Tire Pressure Gauge For an Air Compressor
You can fill your tires using an air compressor, but once you attach a pressure gauge to the air hose, you eliminate the need to detach the air hose to inspect the pressure. These models measure from 0 -250 psi and can provide pressure readings in kPa, bar, and metric tons. The gauge also has a bleeder valve to allow air out of overinflated tires. In addition, the backlit LCD screen automatically switches itself off after 20 seconds of inactivity to conserve battery life.
How Do you Know If your Tires are Appropriately Inflated?
Knowing your vehicle’s recommended tire pressure is critical if it has (TPMS) Tire Pressure Monitoring Systems. If you don’t know the correct tire pressure, you can check the manual or locate a placard inside the driver’s door. The figure is indicated in psi (pounds per square inch) which is the maximum pressure your tires can hold.
Note that the specified tire pressure levels for the front and rear tires may differ. Therefore, check the front and rear readings when assessing if your tires are correctly inflated.
Importance of Proper Tire Inflation
Vehicles have optimum tire pressures for a purpose that includes:
- Correct inflation has an impact on your fuel efficiency.
- It’s safe and comfortable to drive on properly inflated tires.
- Guarantees evenly tires wear, which increases the lifespan of your tires.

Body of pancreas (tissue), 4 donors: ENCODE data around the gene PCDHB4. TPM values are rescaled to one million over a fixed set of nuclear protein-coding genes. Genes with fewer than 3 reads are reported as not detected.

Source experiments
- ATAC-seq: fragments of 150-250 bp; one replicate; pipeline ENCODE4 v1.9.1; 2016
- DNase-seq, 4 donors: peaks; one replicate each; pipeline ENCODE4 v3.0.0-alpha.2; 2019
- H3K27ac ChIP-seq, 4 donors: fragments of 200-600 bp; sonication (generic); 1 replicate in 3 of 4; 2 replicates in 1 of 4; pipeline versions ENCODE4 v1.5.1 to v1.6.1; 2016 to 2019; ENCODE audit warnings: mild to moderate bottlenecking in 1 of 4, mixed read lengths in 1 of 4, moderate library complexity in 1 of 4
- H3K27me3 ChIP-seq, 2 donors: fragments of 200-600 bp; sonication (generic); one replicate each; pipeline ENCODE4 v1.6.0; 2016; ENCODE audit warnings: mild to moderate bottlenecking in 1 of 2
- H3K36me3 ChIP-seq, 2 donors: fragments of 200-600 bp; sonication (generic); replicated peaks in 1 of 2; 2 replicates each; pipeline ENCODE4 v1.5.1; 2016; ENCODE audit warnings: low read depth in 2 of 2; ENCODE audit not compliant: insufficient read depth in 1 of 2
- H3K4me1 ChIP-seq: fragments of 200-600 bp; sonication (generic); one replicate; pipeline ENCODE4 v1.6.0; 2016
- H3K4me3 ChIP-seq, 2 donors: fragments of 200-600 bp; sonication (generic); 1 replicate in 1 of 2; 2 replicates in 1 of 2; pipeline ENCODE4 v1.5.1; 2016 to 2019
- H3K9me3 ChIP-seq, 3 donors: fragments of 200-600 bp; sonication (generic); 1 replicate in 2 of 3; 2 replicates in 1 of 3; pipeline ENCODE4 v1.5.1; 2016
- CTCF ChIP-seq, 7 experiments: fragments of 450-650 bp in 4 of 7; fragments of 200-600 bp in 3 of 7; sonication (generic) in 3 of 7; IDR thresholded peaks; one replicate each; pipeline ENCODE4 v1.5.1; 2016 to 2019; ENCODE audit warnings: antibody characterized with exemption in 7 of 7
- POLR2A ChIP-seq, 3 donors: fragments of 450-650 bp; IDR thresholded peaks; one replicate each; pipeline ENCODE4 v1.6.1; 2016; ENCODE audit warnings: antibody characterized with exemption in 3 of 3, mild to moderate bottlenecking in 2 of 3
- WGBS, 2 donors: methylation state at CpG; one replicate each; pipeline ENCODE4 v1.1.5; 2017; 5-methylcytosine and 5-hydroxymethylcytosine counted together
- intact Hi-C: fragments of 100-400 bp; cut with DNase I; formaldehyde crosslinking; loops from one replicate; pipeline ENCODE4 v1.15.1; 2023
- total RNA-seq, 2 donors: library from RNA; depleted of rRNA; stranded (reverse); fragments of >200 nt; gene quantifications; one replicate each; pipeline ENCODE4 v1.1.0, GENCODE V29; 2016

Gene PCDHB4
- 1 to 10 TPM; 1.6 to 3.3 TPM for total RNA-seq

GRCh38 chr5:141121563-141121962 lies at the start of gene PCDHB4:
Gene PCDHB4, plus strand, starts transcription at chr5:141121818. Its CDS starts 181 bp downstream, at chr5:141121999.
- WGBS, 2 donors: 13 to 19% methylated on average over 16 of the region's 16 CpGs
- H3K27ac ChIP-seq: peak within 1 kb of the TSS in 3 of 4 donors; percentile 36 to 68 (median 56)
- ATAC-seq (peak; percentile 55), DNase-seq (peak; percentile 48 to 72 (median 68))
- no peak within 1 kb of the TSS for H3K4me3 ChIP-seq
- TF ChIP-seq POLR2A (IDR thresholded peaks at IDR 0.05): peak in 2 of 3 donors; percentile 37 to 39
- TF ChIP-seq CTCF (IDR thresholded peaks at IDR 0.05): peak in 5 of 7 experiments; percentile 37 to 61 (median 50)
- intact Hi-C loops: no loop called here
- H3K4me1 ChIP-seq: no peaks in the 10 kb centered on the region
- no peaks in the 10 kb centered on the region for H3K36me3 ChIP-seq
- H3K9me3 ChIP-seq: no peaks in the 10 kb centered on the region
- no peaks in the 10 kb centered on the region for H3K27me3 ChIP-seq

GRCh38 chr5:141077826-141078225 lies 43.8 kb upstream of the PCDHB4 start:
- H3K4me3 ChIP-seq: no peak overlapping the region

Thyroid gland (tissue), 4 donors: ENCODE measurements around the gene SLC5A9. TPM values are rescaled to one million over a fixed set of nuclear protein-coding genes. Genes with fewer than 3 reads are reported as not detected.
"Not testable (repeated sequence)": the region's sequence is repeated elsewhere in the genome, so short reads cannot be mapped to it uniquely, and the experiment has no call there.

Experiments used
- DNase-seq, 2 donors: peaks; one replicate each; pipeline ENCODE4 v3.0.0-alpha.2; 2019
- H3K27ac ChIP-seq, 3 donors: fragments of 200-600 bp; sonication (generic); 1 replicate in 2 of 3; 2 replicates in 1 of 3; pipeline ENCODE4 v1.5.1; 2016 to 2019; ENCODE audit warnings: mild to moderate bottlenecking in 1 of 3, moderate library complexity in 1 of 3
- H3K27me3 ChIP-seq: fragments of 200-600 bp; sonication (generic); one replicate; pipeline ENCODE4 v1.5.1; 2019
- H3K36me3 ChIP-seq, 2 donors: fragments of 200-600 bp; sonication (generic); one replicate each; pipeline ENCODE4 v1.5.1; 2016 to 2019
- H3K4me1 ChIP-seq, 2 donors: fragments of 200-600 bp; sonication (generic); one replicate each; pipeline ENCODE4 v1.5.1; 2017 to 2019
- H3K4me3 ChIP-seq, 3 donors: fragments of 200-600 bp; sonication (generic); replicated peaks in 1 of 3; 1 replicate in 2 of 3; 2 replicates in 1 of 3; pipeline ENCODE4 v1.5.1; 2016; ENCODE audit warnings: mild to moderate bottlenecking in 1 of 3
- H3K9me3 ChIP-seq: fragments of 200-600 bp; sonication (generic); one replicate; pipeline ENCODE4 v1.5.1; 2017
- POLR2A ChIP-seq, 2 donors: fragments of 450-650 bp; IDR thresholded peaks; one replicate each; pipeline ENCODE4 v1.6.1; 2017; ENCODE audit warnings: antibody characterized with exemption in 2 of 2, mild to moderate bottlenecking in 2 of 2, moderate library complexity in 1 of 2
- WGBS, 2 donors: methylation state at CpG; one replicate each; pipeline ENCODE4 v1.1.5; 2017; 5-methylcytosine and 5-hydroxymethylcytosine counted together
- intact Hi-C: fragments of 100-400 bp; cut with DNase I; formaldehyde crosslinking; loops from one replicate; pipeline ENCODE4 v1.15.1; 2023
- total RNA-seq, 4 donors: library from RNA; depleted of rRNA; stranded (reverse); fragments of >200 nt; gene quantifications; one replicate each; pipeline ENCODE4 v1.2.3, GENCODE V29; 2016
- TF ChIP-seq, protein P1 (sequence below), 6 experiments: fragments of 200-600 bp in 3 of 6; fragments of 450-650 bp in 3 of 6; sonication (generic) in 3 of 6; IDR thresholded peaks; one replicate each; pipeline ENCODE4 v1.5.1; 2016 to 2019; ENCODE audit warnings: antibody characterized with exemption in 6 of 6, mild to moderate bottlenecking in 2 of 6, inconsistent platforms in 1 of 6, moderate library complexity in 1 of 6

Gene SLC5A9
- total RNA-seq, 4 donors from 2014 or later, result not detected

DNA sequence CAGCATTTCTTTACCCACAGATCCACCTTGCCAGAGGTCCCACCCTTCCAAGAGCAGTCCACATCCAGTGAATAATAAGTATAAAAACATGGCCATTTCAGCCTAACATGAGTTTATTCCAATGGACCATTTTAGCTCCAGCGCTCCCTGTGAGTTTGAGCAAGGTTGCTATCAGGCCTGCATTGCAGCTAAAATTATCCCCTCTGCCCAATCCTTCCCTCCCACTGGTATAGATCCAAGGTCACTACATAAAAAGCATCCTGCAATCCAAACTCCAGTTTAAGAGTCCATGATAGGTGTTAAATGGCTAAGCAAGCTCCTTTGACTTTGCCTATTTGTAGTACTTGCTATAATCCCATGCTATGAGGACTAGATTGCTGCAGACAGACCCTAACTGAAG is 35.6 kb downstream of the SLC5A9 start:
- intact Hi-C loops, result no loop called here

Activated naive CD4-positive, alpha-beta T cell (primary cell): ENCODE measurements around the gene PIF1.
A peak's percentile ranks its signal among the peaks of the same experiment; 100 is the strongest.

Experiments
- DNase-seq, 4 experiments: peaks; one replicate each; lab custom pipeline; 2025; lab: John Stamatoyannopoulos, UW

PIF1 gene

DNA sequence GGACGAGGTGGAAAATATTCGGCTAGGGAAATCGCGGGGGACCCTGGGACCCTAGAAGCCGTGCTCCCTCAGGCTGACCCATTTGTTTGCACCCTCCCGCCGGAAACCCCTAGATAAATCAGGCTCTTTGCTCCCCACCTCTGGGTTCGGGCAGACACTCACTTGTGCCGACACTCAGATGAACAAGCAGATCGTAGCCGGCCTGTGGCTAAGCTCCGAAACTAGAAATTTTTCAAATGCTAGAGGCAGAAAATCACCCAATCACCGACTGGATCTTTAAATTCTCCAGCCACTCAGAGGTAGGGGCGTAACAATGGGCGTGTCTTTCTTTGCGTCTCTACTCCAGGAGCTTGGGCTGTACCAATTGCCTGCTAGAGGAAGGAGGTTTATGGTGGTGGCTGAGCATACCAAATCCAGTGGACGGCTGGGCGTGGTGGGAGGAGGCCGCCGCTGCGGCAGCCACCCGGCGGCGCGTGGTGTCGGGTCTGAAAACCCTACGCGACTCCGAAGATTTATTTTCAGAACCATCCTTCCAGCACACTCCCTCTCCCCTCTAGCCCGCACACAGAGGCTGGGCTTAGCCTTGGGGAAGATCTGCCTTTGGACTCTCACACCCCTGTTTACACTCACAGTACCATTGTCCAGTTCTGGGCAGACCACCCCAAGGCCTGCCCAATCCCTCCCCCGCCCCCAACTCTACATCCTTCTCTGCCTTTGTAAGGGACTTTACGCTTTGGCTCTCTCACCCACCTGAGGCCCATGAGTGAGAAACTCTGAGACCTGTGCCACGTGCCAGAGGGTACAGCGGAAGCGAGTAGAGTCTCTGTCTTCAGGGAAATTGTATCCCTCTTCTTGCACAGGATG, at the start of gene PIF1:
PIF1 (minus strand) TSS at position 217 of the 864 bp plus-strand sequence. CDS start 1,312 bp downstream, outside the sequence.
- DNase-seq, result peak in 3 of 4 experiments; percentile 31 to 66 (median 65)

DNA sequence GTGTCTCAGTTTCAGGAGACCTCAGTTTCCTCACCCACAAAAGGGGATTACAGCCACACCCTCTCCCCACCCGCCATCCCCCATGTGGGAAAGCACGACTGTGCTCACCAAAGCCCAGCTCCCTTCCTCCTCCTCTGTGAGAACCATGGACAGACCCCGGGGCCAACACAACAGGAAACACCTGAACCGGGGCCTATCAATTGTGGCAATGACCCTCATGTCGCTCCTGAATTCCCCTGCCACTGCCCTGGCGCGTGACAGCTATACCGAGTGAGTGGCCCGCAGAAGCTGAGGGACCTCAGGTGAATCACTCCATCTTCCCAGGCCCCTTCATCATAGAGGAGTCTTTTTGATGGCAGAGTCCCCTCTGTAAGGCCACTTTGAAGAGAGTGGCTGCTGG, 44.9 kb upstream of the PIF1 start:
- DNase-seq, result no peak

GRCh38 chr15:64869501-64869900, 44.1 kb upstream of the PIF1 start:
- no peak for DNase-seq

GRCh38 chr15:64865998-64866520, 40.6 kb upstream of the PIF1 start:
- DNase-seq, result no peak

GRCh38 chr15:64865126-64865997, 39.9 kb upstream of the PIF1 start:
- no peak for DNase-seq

Overinflated air in your tires creates greater rigidity and stiffness, leading to a bumpier ride. There’s an increased impact with the road around the core of your tire. This increases more wear in the center. Uneven tires wear out either on the outer sections or sides, clearly indicating overinflated.
Over-inflation or underinflation of your tires may negatively affect their performance. Underinflated tires have more ground contact with the road, and driving for an extended period may cause premature tire wear.
Spending more dollars to get a quality tire pressure gauge is worth it. However, you can still get a quality one at a reasonable price from a tire shop. And if you want your type of gauge to serve you for years, ensure you use protective sleeves to prevent dust and improve cleanliness.
Using a worn-out gauge will give you inaccurate pressure readouts that will damage your automobile tires. Note that tire failure is unsafe for you when on the road and having an extra spare tire is an innovative and necessary move. Finally, to ensure your gauge shows accurate and correct pressure, buy quality models from reputable manufacturers.